On August 5, 2011, the Beijing Second Intermediate People’s Court announced its decision in what is reported to be the largest criminal case to date involving the misuse of personal information in Beijing, China. The Court based its ruling on Article 7 of the Seventh Amendment to the Criminal Law, which applies to three types of criminal activities: (1) illegal sale of citizens’ personal information, (2) illegal provision of citizens’ personal information, and (3) illegal access to citizens’ personal information.
Overview of the Charges
According to Chinese news reports, a total of 23 defendants were accused of having taken various actions which ultimately resulted in the illegal purchase, sale or provision of personal information between March and December of 2009.
Seven of the defendants were accused of using their employment in the telecommunications industry to access customer personal information.
- One defendant was a manager at the only company that is legally authorized to provide subscriber location services in Beijing (subject to certain restrictions). This particular defendant was accused of using restricted means to obtain location information for over 90 cell phone numbers, which he subsequently sold for a profit of about RMB 90,000 (approximately $14,000).
- Six defendants were employees of several other Chinese telecommunications companies. These defendants were accused of obtaining personal information through their jobs, and then illegally selling or providing call lists and other customer personal information to unauthorized persons.
- Fourteen of the defendants were accused of illegally purchasing or otherwise obtaining personal information (e.g., information about telephone owners, call lists, cell phone location information, registered address information, temporary residents’ information), and then selling or providing the information to third parties. These defendants used QQ (a popular Chinese instant messaging service), phone calls, text messages, emails and other means to obtain and distribute the personal information.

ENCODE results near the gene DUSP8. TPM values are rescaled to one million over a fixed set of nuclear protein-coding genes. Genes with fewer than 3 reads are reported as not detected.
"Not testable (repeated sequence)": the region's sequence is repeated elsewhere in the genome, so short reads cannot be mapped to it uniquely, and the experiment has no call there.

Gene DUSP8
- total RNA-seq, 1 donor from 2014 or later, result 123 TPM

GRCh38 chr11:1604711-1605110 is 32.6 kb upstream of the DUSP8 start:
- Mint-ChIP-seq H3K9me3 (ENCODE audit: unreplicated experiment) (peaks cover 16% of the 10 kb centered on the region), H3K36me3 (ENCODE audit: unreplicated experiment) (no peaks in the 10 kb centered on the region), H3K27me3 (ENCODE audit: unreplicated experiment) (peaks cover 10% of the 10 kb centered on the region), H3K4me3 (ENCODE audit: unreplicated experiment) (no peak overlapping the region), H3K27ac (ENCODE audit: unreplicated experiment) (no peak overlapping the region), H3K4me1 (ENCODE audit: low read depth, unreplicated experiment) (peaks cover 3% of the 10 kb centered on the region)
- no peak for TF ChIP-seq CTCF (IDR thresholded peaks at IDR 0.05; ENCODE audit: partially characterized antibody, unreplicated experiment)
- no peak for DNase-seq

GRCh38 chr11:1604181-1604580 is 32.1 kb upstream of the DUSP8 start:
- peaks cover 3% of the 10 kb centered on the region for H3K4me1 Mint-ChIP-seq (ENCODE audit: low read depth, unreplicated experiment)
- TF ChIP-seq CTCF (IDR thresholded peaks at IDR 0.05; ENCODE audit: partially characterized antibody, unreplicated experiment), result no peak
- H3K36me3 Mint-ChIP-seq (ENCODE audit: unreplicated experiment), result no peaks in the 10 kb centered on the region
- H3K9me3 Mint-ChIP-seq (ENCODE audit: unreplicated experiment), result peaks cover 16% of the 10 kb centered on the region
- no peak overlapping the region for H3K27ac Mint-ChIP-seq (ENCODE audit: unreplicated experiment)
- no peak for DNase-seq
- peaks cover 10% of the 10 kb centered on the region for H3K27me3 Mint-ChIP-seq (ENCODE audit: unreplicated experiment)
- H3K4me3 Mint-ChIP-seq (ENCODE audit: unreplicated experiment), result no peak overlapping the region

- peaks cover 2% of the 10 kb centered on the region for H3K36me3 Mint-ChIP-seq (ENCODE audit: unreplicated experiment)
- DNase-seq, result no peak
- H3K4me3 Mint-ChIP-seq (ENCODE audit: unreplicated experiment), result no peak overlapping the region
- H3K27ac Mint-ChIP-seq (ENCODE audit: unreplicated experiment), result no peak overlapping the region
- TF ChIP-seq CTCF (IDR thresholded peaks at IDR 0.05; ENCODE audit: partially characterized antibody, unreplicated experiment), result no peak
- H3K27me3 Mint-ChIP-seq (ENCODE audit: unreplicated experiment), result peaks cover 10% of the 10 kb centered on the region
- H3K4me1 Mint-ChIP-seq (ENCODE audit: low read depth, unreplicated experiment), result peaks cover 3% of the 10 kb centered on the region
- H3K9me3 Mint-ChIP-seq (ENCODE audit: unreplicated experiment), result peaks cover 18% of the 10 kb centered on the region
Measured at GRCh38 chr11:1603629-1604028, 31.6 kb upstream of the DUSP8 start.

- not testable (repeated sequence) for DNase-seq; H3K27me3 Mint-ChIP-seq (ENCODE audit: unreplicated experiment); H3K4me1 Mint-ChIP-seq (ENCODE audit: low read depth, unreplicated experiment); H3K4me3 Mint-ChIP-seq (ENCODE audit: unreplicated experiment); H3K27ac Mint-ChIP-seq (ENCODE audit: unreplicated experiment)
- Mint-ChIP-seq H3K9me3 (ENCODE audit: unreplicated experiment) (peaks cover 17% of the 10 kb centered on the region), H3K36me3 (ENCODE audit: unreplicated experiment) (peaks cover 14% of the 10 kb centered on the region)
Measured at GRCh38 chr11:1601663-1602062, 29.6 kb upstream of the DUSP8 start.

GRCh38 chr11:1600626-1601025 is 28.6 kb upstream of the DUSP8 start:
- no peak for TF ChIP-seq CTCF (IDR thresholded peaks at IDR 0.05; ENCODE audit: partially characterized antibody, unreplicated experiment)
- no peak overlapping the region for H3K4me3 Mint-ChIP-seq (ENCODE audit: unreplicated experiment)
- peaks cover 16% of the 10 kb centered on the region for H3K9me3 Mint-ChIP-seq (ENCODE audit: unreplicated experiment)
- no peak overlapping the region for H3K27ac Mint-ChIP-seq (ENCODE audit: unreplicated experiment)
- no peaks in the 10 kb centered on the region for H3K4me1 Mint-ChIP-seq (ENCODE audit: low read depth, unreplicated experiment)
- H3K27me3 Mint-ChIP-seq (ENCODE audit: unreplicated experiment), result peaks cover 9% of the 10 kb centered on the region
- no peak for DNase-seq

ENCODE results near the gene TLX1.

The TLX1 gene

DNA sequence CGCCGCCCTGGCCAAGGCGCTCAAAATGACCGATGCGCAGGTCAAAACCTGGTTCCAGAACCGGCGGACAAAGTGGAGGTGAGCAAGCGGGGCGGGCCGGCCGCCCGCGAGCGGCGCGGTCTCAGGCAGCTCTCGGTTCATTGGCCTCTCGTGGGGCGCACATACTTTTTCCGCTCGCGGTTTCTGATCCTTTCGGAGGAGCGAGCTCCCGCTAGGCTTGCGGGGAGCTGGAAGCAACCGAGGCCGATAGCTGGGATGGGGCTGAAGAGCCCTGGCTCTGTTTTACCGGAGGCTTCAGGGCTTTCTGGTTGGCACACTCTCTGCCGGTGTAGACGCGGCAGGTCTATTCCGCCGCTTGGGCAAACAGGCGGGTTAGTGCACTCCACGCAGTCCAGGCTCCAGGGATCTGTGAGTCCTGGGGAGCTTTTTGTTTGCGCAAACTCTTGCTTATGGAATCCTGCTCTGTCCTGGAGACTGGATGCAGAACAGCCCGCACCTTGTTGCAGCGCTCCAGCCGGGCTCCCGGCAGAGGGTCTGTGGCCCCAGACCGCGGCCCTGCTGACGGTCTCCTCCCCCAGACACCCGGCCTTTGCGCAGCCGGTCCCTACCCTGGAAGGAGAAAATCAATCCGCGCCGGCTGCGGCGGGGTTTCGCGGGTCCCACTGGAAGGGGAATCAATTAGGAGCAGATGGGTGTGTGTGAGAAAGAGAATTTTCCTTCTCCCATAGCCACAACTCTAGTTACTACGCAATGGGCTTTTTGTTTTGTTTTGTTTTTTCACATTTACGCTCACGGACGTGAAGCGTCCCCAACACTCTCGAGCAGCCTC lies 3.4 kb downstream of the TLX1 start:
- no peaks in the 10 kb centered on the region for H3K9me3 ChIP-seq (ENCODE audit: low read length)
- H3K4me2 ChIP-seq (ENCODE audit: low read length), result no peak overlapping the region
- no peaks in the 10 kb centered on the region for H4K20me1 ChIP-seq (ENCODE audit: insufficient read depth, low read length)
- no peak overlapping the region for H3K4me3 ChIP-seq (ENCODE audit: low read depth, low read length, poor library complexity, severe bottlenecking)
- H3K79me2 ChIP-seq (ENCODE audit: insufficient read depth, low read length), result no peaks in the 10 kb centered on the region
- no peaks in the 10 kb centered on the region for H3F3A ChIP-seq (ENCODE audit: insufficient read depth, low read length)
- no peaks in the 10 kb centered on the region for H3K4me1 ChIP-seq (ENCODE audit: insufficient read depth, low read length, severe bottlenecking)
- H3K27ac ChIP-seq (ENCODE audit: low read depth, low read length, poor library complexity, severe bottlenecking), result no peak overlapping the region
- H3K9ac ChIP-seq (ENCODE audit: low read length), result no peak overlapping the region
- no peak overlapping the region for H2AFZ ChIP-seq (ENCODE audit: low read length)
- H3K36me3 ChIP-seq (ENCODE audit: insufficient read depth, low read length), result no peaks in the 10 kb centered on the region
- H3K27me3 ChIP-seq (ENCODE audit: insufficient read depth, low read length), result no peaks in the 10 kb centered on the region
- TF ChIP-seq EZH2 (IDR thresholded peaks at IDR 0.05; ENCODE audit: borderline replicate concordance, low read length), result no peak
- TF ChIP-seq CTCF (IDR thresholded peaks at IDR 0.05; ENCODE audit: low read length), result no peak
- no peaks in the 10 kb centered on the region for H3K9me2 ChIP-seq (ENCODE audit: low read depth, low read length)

- The remaining two defendants were accused of facilitating the destruction of evidence that implicated certain other defendants mentioned above.
Summary of the Ruling
- Three of the seven defendants who worked for telecommunications companies and were accused of having illegally sold personal information obtained through their jobs were found guilty of the illegal sale of citizens’ personal information.
- The other four of the seven defendants who worked for telecommunications companies, and were accused of having illegally provided (for no financial gain) personal information obtained through their jobs, were found guilty of the illegal provision of citizens’ personal information.
- The fourteen defendants who were accused of obtaining personal information through various illegal transactions and other means were found guilty of illegal access to citizens’ personal information.
- The remaining two defendants were found guilty of destroying evidence.
In summary, fourteen of the defendants were sentenced to prison terms ranging from 20 months to 36 months. The other nine defendants received suspended sentences.
In March 2009, we commented in a blog post on Article 7 of the Seventh Amendment to the Criminal Law. The most significant aspect of this recent case may be the way in which the term “personal information” was interpreted and applied by the court. There is no clear, single definition of “personal information” under Chinese law generally, nor is “personal information” defined in the P.R.C. Criminal Law for purposes of the Seventh Amendment. In this case, the personal information involved included call lists, text message details, registration information for cell phones and landlines, registered residence information, bank account details, automobile and housing registration information, cell phone location information and others. Of particular importance is the fact that this is the first case in which a Chinese court has found that cell phone location information is considered “personal information.”
Though case law does not create binding precedent in China, this ruling may indicate a trend toward the development and application of laws protecting personal information in China.